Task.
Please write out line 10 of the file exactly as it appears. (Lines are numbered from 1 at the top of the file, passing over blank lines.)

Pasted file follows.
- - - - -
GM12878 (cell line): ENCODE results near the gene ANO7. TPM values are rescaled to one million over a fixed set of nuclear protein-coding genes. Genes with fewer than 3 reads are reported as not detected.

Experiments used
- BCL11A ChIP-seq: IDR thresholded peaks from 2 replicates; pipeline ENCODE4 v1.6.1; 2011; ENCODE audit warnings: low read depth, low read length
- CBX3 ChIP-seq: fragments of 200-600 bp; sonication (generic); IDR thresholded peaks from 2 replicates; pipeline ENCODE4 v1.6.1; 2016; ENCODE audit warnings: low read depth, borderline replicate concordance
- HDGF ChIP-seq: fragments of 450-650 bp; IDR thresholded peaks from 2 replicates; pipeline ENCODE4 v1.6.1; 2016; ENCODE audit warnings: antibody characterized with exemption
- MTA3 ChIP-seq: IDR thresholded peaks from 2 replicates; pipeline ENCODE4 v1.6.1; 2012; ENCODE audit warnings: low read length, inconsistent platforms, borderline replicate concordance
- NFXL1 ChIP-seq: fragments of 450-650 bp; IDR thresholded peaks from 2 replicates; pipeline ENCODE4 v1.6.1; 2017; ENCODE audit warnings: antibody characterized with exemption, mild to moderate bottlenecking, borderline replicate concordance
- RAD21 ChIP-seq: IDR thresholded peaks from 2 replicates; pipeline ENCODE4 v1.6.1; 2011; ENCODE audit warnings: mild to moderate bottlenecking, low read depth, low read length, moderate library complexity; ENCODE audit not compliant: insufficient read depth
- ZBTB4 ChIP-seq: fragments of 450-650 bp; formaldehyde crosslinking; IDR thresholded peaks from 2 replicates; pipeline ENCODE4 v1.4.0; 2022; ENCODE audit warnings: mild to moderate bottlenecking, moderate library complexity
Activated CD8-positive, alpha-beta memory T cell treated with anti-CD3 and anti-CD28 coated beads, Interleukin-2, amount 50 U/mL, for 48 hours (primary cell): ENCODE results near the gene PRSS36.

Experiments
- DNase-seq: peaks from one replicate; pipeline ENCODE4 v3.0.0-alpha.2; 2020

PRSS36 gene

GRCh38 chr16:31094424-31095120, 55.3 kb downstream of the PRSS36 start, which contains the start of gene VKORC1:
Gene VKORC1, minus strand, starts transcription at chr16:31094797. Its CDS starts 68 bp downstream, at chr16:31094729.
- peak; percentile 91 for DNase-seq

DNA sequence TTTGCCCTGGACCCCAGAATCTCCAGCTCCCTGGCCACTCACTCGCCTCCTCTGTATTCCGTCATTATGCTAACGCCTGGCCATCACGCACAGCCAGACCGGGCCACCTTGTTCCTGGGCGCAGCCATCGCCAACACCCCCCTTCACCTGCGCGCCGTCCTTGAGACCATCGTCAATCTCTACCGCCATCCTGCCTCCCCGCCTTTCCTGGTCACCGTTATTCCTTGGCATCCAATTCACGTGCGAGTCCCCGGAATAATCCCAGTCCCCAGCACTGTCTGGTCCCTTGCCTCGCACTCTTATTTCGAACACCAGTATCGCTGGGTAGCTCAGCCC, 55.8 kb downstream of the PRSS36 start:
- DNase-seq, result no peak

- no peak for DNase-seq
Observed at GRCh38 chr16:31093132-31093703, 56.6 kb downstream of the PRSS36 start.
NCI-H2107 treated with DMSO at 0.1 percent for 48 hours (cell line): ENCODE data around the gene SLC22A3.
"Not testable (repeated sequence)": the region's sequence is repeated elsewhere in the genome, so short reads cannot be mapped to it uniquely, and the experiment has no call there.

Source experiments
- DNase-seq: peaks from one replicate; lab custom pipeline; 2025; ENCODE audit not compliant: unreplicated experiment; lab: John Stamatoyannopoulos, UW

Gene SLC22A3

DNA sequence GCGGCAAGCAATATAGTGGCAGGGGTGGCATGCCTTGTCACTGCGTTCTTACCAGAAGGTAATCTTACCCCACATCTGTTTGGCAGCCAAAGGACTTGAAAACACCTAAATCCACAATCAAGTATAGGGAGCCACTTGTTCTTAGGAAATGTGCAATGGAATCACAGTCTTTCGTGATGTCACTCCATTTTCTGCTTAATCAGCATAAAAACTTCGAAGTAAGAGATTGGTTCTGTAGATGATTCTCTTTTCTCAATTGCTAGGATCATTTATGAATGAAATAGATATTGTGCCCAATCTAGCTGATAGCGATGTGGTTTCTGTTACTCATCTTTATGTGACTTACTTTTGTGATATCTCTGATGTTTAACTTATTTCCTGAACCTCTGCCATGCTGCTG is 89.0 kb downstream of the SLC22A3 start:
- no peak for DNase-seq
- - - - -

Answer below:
Activated CD8-positive, alpha-beta memory T cell treated with anti-CD3 and anti-CD28 coated beads, Interleukin-2, amount 50 U/mL, for 48 hours (primary cell): ENCODE results near the gene PRSS36.